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It’s Now Illegal to Evangelize in Nepal

  • Veronica Neffinger

    Veronica Neffinger wrote her first poem at age seven and went on to study English in college, focusing on 18th century literature. When she is not listening to baseball games, enjoying the…

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  • 2017 Oct 23

Nepal’s president recently signed into law a bill making evangelism and conversion to another religion a punishable offense in the country.

According to The Christian Post, Nepalese President Bidhya Devi Bhandari signed into law legislation that makes evangelism and religious conversion punishable by up to five years in prison.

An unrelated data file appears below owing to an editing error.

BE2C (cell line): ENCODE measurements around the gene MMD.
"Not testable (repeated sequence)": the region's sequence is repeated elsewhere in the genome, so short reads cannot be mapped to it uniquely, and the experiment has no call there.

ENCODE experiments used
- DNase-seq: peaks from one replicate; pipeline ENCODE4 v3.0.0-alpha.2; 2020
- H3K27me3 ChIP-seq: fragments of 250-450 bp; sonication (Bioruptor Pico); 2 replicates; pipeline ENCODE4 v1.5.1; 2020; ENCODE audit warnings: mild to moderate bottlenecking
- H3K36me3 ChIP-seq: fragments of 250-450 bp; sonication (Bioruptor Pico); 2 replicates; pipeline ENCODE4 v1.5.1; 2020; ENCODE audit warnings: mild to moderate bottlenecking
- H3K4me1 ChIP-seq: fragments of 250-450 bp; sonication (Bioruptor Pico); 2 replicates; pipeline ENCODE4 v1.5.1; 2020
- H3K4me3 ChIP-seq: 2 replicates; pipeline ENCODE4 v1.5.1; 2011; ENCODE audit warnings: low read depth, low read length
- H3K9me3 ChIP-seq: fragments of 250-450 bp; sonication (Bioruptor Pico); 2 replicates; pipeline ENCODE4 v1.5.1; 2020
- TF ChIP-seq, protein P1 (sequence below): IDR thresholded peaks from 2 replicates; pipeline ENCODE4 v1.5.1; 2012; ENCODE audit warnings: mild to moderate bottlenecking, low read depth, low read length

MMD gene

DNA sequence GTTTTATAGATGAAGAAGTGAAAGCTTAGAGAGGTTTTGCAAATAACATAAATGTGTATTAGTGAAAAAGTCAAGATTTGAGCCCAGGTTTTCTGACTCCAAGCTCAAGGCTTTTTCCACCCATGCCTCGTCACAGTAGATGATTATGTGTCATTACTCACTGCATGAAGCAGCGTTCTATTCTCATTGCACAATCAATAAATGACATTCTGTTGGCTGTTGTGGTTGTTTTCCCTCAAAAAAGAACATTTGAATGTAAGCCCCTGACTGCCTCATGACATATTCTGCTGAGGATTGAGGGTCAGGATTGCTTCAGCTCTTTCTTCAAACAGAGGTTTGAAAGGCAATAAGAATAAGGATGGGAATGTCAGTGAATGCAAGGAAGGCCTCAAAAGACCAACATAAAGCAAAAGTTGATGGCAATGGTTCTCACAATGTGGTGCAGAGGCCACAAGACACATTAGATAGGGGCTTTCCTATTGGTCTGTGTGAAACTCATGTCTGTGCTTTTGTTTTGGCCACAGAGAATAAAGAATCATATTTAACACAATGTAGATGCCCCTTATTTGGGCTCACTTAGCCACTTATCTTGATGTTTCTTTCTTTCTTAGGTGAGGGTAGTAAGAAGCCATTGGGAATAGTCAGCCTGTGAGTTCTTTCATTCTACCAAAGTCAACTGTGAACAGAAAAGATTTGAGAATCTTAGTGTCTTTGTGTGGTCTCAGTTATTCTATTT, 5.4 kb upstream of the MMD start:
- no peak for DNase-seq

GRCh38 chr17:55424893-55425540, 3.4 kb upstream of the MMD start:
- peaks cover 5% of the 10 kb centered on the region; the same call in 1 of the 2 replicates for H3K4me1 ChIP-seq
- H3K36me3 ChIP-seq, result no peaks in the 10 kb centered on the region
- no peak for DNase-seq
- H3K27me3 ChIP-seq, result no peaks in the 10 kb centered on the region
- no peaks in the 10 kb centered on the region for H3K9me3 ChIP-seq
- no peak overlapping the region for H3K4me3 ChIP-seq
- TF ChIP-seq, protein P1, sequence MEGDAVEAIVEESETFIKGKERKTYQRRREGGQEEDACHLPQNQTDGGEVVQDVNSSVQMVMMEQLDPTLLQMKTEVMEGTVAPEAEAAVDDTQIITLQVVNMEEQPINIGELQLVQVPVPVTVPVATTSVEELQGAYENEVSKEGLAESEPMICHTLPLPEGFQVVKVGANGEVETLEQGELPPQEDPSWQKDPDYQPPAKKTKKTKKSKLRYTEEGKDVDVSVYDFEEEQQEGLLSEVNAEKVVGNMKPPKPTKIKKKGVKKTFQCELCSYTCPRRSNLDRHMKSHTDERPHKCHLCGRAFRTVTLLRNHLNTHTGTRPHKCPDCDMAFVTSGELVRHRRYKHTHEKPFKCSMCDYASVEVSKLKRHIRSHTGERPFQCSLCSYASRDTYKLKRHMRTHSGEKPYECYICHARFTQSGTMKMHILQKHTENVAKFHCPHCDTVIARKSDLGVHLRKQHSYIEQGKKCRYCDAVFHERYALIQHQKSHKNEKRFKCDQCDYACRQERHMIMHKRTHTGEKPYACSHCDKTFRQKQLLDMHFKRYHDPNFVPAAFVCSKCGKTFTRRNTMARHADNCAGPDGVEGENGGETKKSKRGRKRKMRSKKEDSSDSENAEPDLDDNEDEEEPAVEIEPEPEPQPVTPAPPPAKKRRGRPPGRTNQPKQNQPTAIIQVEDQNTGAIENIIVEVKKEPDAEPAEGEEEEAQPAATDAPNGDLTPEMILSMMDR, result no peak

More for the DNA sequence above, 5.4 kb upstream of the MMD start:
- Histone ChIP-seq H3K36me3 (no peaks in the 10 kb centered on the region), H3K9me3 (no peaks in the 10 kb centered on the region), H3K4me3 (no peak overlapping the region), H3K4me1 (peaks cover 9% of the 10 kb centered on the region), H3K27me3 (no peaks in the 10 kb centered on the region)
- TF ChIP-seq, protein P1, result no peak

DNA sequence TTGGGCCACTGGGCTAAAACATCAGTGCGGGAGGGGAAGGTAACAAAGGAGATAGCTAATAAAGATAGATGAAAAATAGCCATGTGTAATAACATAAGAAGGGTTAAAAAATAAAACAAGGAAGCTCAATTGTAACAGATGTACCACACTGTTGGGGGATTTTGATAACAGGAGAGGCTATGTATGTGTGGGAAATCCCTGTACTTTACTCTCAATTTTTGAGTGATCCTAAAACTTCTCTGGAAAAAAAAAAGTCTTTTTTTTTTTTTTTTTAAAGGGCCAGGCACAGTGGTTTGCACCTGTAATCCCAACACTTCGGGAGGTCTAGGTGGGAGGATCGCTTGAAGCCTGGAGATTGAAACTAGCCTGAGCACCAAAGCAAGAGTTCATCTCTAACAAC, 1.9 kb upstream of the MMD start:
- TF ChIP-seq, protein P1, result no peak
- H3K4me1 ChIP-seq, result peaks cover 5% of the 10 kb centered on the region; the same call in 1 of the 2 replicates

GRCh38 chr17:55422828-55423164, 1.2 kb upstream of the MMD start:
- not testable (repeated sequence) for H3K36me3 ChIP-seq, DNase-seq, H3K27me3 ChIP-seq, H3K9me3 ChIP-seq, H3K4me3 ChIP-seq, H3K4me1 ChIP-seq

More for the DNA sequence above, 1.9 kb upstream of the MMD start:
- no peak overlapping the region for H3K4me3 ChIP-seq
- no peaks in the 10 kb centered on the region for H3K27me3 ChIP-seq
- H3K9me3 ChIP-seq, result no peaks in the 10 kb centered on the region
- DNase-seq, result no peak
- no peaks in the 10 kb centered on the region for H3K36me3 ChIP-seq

Bhandari reportedly signed the legislation on Oct. 16. Nepalese lawmakers initially passed bills against evangelism and conversion back in August.

Religious leaders in Nepal have decried the new law and said it is a step backwards for religious freedom. 

"We are deeply saddened that this bill is now law," said Pastor Tanka Subedi, the founding member and chair of Dharmik Chautari Nepal and Religious Liberty Forum Nepal. "Our appeals to the president and other policy makers to amend this have been ignored. Nepali government have taken a regressive step as this law severely restricts our freedom of expression and our freedom of religion or belief."

Other countries, such as India and Pakistan, have also adopted anti-evangelism, anti-conversion, and blasphemy laws. Leaders in Nepal worry that their new anti-evangelism law will have similar results of restricting religious freedom and targeting religious minorities.

 

Photo courtesy: ©Thinkstock/Hakat

Publication date: October 23, 2017
 



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